Two areas where The Callisto Protocol shines is in the graphical and sound departments. Despite its dark and often disgusting setting, Protocol constantly impresses with its realistic graphics, incredible character and enemy models, realistic lighting, and fantastic sound design. Protocol also makes great use of the PS5 controller, using it as a speaker for when Jacob is being spoken to by other characters or for particularly tense moments.
There is no New Game+ mode currently, but my understanding is that developers are actively working on one. I do believe the game has a good bit of replayability thanks to the various difficulty levels and a decent amount of audio logs to find and listen to. While the audio logs were not as informative as I had hoped, they do give you something to seek out and a reason to explore all the nooks or the larger set pieces. Adding New Game+ into the mix would make me far more likely to replay the story, as I could work on fully upgrading my entire arsenal and spend more time experimenting with the various weapons at my disposal.
Overall, despite my grievances, I had a good time with The Callisto Protocol. It may not be as similar to Dead Space as many had hoped, but it does have its own charm. Still, it was never fair for players to expect Dead Space 2.0, and that was on us for building up Protocol to be something it never intended to be. On its own merits Callisto Protocol is a fairly unique experience. The gorgeous graphics and unique battle system help the game stand out, and its relatively short length may push people to replay on higher difficulties.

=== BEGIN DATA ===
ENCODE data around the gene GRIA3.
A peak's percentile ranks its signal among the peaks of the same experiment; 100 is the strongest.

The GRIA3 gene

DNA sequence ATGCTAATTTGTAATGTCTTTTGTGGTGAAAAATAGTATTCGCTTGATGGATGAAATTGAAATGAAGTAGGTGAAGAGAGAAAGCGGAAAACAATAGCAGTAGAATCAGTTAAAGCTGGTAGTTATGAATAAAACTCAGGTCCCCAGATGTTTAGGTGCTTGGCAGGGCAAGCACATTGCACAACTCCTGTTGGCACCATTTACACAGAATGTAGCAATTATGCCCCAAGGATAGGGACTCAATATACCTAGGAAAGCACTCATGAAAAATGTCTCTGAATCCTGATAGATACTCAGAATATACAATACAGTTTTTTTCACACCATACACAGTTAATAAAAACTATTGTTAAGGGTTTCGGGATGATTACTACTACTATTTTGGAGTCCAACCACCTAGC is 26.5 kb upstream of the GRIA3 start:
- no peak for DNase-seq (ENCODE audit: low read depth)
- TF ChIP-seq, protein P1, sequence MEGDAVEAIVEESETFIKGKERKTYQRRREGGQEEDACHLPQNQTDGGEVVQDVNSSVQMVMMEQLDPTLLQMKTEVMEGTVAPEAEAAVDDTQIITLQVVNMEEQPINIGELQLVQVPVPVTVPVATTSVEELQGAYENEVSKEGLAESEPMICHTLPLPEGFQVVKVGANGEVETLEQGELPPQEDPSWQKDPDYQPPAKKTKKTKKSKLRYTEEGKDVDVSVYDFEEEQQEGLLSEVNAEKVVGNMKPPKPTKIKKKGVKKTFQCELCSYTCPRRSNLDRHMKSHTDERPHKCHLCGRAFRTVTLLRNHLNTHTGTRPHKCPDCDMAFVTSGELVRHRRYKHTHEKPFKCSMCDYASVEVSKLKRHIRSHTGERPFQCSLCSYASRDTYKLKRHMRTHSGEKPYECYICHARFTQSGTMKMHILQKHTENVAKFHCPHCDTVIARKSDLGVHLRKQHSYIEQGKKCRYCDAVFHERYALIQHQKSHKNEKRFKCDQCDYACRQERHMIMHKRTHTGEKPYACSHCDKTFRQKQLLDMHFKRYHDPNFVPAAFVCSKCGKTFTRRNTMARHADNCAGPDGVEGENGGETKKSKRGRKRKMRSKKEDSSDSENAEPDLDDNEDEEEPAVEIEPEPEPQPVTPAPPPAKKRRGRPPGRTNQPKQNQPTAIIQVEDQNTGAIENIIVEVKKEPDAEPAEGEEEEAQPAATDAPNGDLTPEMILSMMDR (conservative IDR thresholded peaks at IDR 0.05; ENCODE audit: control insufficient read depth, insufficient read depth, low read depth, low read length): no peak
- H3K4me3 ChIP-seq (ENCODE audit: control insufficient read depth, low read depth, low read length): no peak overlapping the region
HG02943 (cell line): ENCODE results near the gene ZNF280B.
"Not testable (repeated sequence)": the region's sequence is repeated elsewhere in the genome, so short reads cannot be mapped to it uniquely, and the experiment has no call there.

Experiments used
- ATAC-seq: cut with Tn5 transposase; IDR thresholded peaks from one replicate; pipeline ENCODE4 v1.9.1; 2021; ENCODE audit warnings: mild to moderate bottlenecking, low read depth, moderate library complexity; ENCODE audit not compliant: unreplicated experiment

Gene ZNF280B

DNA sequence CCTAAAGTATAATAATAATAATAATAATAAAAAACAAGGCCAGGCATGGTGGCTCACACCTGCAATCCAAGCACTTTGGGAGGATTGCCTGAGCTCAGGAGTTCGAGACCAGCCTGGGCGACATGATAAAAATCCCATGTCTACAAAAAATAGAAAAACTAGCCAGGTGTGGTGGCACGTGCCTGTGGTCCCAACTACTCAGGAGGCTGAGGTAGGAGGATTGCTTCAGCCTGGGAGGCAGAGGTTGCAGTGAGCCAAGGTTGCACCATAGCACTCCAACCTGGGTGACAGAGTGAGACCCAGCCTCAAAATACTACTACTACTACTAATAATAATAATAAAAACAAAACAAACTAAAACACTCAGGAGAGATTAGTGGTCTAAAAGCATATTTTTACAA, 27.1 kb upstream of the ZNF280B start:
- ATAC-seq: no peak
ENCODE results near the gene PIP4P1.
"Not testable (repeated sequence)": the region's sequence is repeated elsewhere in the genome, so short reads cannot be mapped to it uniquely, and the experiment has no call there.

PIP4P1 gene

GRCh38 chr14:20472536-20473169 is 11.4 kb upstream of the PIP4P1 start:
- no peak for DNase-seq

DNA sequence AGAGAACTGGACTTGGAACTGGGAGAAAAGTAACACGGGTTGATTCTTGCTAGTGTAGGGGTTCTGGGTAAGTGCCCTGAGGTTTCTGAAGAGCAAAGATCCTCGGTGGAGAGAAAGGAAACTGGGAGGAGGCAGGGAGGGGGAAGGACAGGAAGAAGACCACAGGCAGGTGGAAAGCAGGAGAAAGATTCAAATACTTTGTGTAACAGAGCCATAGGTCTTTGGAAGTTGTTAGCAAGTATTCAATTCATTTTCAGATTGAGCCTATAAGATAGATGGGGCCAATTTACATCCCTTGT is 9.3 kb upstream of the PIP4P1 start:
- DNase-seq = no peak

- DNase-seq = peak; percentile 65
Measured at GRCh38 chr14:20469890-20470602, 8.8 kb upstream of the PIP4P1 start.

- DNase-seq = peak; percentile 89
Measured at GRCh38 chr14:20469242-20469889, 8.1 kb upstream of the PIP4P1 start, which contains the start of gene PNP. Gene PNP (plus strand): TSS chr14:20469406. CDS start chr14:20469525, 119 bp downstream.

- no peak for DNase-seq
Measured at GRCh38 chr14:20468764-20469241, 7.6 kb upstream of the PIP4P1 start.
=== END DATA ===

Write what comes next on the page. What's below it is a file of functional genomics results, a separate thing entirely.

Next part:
Richard Allen is a freelance writer and contributing editor for various publications. When not writing for Gaming Trend you can find him covering theatre for Broadway World, movies and TV for Fandomize, or working on original stories. An avid retro gamer, he is overly obsessed with Dragon's Lair. Chat with him via @thricetheartist on Twitter and @richardallenwrites on Facebook and Instagram.
The Callisto Protocol
The Callisto Protocol is a unique and often good game which is hindered by its own ambition. The fighting system is sure to be hit and miss with audiences, and the difficulty coupled with the slow movement and weapon swapping will surely turn a few people off. Despite this, Protocol builds a unique world that would benefit from further entries diving more into its backstory and is brought to life with incredibly detailed graphics, fantastic sound design, and gorgeous lighting. The Callisto Protocol may not be the survival horror game many had hoped for, but it does successfully carve out its own niche.